Rototom Sunsplash Day 7: From Africa to Jamaica  Image

by Federico Di Puma

The Reggae University introduced a few artists that would animate the Main Stage later on: the Twinkle Brothers went through their historical career and Femi Kuti told his memories about his father and his experience in music acclaiming the powerful energy and the communicative strength of Afrobeat.

The musical night started with the Twinkle Brothers. The two brothers have been on the musical scene for fifty years, but they still have powerful and positive vibrations to spread. Starting the show with Breaking Down The Barriers they guided us on a musical journey throughout their long and brilliant career. They made us enjoy their set proficiently switching from Reggae to Dub versions of their tracks, and the Dub version was particularly brilliant on Babylon Falling and Repent. They celebrated their 50-year-long career playing their first record Somebody Please Help Me. The two brothers kept on playing with what they called “a twinkle version” of a Fela Kuti’s song, a tribute to Afrobeat, prelude of one of the following shows: Fela Kuti’s son, Femi before closing their set with two songs for Africa, Africa Nations Come Together and Famine.


Second on the Main Stage was Yannis Odua. Originally from Martinique, he is one of the most interesting artists from the French scene, and surprised us with a very energetic and powerful exhibition. Songs like Chalawa and Rouge Jaune Vert conquered an audience that surely didn’t know enough about him but that was very much pleased by the show.


In the afternoon during the press conference we asked Femi Kuti what are the connections between his music, Afrobeat, and Reggae, where he smiled and answered: “There’s a lot of connections because of the African origins, I like Reggae very much it’s just that I prefer my father’s kind of music. Tonight should be very interesting because I see there’s a very hardcore Reggae lovers audience, and it will be interesting to see what will be the reaction to my music, I hope it will be good!”. And good it was.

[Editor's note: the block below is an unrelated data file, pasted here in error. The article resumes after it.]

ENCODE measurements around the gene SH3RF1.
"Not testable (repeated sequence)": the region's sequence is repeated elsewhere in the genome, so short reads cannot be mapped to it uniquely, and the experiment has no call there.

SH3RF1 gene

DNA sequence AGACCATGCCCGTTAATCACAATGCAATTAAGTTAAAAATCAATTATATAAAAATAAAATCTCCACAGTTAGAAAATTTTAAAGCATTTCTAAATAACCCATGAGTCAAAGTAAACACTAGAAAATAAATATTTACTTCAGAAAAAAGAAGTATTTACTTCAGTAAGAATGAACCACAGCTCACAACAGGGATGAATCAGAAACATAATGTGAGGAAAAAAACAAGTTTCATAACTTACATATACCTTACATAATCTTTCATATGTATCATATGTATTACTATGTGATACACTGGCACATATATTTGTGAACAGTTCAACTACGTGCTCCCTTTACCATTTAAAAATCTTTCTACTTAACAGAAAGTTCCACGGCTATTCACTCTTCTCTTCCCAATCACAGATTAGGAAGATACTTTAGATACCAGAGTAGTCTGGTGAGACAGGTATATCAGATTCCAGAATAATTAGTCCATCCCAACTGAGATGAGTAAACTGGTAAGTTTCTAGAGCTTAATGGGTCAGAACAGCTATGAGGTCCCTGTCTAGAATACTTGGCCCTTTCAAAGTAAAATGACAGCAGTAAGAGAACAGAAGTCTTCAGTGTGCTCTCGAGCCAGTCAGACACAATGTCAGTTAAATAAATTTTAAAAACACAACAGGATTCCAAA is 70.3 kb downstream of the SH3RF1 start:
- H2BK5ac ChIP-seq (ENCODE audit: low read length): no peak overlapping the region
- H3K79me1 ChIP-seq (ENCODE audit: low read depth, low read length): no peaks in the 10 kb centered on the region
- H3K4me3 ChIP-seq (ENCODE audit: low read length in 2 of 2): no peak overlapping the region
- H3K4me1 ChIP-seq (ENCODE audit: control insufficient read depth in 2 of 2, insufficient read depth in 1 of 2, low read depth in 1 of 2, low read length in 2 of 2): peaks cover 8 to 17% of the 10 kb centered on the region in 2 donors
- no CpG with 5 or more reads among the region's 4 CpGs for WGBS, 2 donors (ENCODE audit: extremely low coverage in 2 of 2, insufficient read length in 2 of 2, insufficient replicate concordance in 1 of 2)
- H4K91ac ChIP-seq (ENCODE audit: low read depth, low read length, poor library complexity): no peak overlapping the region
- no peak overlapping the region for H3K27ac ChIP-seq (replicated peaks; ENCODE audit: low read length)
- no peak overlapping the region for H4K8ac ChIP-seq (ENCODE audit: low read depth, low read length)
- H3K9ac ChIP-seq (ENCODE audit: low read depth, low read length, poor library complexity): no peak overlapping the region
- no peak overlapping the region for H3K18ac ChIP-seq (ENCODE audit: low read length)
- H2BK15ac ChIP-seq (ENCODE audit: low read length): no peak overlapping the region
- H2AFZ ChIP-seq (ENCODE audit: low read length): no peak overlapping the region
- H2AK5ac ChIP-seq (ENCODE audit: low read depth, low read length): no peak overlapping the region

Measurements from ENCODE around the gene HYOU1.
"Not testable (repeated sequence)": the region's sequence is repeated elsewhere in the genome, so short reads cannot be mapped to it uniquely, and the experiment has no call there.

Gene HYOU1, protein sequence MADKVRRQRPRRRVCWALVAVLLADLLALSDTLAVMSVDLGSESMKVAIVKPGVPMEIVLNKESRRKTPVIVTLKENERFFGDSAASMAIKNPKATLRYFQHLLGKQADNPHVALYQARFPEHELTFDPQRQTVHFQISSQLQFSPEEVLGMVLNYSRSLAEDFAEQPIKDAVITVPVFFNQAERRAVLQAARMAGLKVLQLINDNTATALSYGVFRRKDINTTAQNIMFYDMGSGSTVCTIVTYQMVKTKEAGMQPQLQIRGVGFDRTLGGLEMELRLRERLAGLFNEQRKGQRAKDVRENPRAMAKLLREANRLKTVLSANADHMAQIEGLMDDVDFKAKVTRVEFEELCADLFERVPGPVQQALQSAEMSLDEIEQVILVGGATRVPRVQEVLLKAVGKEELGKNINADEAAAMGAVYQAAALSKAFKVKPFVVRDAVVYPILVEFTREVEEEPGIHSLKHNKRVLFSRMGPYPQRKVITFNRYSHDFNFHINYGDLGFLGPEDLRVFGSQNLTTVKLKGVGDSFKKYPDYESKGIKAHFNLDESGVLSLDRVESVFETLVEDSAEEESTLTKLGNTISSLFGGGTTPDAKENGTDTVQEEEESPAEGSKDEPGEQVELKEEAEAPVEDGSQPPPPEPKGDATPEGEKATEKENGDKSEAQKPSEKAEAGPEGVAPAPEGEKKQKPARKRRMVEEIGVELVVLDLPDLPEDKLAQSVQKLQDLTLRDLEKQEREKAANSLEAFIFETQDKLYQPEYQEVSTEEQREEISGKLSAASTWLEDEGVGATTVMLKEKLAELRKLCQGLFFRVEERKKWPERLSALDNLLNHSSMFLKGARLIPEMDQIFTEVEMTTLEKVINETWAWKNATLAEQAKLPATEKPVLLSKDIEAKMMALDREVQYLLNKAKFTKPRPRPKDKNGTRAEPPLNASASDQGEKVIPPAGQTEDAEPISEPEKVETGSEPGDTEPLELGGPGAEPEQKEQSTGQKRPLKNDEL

With a big band that counted three horns, three dancers and backing voices and many more musicians, Femi showed his class playing different instruments switching from keyboards to saxophone, clarinet and trumpet. Many songs from his last production No Space for My Dream (a title that apparently contrasts with this year’s Rototom theme, We Have A Dream, but he explained that it’s just because his dream is maybe too big to be realized in one life, and instead pushed us to keep on fighting for the fulfilment of our dreams) were played alongside some older hits.


After his show and before Shaggy’s turn, Rototom took some time to honour Bunny ‘Striker’ Lee celebrating his birthday, welcoming him on the big stage and having the people singing for him.


Shaggy had the privilege of closing the shows on the Main Stage in this seventh day of Festival. He entered the stage backed by a powerful band and joined by Rayvon singing Long Time and the mega hit Bombastic.  Shaggy stopped abruptly a couple of times asking more noise for the Rototom Festival pushing everyone by saying “You should be ashamed of yourselves!” and obtaining a massive reaction. He had his DJ playing a few songs in the middle of the show, one of those was Welcome To Jamrock, that Shaggy himself concluded saying: “There will be no murder tonight, the worst thing that can happen is that a couple of girls get pregnant, and in that case…it wasn’t me!”


Moving from his pop songs to the Dancehall ones, he played tunes like Angel, Love Me Jamaica, Church Heaten (this one introduced by the speech: “Security, I’m not responsible for what is going to happen now”), and concluded his set with a few songs from his last album Out Of Many One Music, with You Girl and Fight This Feeling standing out. He introduced to the audience all the members of his band; with a special regard to the two female vocalists and before leaving us he answered the Ice Bucket Challenge throwing a bucket of water on his head on stage.


As usual Rototom offered quite a lot of shows at night, and we were able to catch The Bluebeaters in the Ska Club, Cafe Touba on the Showcase Stage, One Love Hi Powa,  Jah Sound and Downbeat in the Dancehall  Area and a superb Dub session in the Dub Academy with Blackboard Jungle and African Simba on the mic.

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